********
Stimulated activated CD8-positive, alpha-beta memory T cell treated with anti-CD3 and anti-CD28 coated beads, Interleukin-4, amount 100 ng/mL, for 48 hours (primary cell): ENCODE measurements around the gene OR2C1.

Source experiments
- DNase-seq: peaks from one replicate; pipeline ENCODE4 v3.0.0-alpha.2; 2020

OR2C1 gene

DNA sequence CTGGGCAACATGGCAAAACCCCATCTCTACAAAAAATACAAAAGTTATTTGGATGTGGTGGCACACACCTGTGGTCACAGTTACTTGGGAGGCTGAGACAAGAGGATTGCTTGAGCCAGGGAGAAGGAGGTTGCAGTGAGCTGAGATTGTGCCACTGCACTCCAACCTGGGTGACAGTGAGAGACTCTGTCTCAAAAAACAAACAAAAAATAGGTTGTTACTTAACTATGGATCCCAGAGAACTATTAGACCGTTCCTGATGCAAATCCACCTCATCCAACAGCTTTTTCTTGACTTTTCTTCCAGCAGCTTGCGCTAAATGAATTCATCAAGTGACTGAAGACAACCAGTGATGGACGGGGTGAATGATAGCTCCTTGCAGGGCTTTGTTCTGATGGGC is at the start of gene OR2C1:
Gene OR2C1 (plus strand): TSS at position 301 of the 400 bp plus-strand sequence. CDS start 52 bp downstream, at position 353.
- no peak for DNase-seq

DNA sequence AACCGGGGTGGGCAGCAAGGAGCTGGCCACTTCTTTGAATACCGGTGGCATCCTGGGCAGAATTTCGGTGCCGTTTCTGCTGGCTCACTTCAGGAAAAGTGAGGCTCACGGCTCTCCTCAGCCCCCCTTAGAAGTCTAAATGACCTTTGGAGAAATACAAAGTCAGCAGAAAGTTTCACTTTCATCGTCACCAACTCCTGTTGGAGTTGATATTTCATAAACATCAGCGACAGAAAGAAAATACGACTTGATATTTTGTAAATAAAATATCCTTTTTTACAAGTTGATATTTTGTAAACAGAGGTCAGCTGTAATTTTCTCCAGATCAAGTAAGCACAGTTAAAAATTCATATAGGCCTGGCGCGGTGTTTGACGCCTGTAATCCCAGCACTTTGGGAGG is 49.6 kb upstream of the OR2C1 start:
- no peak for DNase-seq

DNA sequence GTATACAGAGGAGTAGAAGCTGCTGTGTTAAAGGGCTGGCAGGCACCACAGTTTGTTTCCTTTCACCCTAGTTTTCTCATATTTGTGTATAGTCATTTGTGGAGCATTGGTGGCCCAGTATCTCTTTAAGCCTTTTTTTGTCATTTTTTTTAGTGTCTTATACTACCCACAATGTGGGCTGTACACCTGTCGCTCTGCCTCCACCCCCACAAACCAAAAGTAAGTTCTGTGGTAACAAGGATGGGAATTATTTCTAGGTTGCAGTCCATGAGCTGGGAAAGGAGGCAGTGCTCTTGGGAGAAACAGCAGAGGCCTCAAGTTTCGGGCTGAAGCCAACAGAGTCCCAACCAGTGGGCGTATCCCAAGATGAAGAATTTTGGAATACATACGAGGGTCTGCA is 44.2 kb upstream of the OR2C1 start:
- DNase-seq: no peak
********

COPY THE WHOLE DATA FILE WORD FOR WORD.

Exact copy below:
Stimulated activated CD8-positive, alpha-beta memory T cell treated with anti-CD3 and anti-CD28 coated beads, Interleukin-4, amount 100 ng/mL, for 48 hours (primary cell): ENCODE measurements around the gene OR2C1.

Source experiments
- DNase-seq: peaks from one replicate; pipeline ENCODE4 v3.0.0-alpha.2; 2020

OR2C1 gene

DNA sequence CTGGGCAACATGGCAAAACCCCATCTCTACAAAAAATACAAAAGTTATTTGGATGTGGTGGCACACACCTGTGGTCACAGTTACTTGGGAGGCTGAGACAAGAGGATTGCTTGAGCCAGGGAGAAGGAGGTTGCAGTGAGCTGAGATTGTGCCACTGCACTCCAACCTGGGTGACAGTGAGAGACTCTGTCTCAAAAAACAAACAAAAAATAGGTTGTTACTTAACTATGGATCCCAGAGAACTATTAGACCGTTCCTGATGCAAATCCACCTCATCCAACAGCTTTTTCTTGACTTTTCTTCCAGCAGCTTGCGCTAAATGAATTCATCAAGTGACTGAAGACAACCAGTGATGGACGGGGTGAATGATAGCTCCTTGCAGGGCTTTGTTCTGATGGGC is at the start of gene OR2C1:
Gene OR2C1 (plus strand): TSS at position 301 of the 400 bp plus-strand sequence. CDS start 52 bp downstream, at position 353.
- no peak for DNase-seq

DNA sequence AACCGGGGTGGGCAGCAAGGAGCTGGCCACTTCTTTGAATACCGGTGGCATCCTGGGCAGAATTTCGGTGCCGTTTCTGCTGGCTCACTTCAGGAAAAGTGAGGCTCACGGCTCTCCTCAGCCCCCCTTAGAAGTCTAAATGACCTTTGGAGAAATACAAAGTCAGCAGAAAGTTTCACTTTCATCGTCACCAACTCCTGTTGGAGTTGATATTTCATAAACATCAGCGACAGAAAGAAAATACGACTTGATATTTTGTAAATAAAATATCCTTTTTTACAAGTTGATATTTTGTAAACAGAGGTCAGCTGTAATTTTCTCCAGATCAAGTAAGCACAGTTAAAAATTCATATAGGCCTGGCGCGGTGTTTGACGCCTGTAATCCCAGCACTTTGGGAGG is 49.6 kb upstream of the OR2C1 start:
- no peak for DNase-seq

DNA sequence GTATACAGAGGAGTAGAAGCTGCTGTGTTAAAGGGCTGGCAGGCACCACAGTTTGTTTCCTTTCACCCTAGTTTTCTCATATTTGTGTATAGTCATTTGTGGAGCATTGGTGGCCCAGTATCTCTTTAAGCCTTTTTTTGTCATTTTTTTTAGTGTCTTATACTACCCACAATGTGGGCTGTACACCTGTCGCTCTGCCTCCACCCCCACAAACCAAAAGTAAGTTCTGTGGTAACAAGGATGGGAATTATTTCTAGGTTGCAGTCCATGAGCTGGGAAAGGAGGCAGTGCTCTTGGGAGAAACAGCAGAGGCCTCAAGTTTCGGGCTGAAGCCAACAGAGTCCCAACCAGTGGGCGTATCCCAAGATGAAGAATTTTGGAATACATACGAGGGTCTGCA is 44.2 kb upstream of the OR2C1 start:
- DNase-seq: no peak